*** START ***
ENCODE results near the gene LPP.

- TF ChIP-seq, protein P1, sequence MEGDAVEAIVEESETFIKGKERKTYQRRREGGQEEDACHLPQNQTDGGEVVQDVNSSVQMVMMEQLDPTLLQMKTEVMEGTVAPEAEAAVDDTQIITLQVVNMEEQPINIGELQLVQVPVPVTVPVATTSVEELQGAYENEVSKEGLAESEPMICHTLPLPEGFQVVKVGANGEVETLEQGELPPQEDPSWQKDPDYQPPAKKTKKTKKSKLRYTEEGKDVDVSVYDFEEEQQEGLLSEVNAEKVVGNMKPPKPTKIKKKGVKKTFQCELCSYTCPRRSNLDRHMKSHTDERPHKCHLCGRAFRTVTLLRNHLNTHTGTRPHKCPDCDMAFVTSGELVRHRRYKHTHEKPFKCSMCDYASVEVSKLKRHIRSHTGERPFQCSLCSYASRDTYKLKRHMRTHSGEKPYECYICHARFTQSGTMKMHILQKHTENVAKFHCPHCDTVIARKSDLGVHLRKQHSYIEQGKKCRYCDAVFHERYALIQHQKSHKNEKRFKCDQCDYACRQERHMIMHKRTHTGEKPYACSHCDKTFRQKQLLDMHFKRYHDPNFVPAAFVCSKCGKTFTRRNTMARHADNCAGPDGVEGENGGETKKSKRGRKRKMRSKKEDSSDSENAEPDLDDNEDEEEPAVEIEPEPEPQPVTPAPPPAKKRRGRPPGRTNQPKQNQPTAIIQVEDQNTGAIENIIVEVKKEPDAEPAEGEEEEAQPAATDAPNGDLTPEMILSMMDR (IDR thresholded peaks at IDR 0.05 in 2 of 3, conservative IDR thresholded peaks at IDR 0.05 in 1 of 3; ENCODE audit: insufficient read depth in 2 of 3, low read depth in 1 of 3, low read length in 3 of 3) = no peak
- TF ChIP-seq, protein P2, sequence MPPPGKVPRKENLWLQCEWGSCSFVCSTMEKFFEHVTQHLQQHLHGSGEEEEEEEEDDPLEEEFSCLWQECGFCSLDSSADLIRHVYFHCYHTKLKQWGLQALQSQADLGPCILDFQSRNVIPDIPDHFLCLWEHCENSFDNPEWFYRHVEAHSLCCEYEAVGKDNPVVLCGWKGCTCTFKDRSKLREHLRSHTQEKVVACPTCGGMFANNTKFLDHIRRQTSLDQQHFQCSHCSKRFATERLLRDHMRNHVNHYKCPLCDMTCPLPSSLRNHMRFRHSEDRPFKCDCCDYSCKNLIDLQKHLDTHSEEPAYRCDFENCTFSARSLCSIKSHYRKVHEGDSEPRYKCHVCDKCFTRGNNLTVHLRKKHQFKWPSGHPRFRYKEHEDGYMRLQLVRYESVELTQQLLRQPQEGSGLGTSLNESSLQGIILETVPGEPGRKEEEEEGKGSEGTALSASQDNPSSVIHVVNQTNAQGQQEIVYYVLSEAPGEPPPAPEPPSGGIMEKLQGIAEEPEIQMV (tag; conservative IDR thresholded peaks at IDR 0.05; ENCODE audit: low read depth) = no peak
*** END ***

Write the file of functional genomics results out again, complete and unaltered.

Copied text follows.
ENCODE results near the gene LPP.

- TF ChIP-seq, protein P1, sequence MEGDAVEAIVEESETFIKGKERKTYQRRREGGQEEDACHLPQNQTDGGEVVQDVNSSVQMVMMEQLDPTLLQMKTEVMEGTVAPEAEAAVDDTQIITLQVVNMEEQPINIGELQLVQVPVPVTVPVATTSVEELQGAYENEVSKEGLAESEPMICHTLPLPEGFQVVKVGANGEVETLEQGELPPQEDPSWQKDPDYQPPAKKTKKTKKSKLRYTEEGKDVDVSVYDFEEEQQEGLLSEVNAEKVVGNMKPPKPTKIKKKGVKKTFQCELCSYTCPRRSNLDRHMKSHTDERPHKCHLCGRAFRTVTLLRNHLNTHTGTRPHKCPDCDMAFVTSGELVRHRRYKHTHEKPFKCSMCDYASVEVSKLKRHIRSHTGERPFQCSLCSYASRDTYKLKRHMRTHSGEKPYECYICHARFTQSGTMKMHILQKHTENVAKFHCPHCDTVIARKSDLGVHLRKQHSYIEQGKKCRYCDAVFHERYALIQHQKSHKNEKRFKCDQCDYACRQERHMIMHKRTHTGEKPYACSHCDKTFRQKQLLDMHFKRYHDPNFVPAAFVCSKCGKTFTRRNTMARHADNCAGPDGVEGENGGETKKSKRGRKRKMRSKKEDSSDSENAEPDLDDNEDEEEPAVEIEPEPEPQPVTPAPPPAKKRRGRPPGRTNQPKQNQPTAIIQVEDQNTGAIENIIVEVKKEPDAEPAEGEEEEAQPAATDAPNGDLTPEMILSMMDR (IDR thresholded peaks at IDR 0.05 in 2 of 3, conservative IDR thresholded peaks at IDR 0.05 in 1 of 3; ENCODE audit: insufficient read depth in 2 of 3, low read depth in 1 of 3, low read length in 3 of 3) = no peak
- TF ChIP-seq, protein P2, sequence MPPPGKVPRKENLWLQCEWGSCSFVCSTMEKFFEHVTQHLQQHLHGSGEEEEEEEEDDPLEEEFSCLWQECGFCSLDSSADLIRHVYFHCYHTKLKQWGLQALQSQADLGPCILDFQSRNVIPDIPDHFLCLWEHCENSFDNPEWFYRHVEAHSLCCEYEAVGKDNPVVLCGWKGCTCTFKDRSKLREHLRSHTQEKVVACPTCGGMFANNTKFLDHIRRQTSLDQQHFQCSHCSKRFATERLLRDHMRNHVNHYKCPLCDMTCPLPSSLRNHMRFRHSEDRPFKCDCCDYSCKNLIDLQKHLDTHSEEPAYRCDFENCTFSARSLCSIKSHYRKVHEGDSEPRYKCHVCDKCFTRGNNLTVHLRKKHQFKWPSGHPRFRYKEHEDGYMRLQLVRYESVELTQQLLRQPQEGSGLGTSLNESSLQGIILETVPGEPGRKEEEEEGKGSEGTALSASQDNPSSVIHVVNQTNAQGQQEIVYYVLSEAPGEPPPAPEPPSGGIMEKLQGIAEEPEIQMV (tag; conservative IDR thresholded peaks at IDR 0.05; ENCODE audit: low read depth) = no peak